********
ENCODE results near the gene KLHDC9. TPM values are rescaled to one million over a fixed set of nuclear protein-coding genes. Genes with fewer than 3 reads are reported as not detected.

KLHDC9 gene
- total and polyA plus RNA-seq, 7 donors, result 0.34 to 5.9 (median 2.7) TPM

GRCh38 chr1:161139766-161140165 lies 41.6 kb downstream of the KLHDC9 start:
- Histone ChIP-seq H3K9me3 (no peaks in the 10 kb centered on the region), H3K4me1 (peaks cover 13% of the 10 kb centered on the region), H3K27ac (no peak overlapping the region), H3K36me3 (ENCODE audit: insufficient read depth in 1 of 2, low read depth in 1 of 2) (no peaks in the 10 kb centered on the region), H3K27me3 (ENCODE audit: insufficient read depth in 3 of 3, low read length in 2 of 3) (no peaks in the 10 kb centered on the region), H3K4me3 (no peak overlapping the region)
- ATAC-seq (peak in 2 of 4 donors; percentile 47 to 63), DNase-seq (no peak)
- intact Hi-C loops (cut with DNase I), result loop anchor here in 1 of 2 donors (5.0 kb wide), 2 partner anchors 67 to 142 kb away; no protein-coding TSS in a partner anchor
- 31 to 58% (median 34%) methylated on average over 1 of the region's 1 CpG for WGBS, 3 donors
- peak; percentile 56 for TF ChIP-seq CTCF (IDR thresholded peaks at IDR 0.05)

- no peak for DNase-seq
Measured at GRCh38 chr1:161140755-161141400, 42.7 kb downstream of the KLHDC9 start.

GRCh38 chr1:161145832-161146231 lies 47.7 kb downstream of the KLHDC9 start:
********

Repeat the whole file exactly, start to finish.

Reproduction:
ENCODE results near the gene KLHDC9. TPM values are rescaled to one million over a fixed set of nuclear protein-coding genes. Genes with fewer than 3 reads are reported as not detected.

KLHDC9 gene
- total and polyA plus RNA-seq, 7 donors, result 0.34 to 5.9 (median 2.7) TPM

GRCh38 chr1:161139766-161140165 lies 41.6 kb downstream of the KLHDC9 start:
- Histone ChIP-seq H3K9me3 (no peaks in the 10 kb centered on the region), H3K4me1 (peaks cover 13% of the 10 kb centered on the region), H3K27ac (no peak overlapping the region), H3K36me3 (ENCODE audit: insufficient read depth in 1 of 2, low read depth in 1 of 2) (no peaks in the 10 kb centered on the region), H3K27me3 (ENCODE audit: insufficient read depth in 3 of 3, low read length in 2 of 3) (no peaks in the 10 kb centered on the region), H3K4me3 (no peak overlapping the region)
- ATAC-seq (peak in 2 of 4 donors; percentile 47 to 63), DNase-seq (no peak)
- intact Hi-C loops (cut with DNase I), result loop anchor here in 1 of 2 donors (5.0 kb wide), 2 partner anchors 67 to 142 kb away; no protein-coding TSS in a partner anchor
- 31 to 58% (median 34%) methylated on average over 1 of the region's 1 CpG for WGBS, 3 donors
- peak; percentile 56 for TF ChIP-seq CTCF (IDR thresholded peaks at IDR 0.05)

- no peak for DNase-seq
Measured at GRCh38 chr1:161140755-161141400, 42.7 kb downstream of the KLHDC9 start.

GRCh38 chr1:161145832-161146231 lies 47.7 kb downstream of the KLHDC9 start: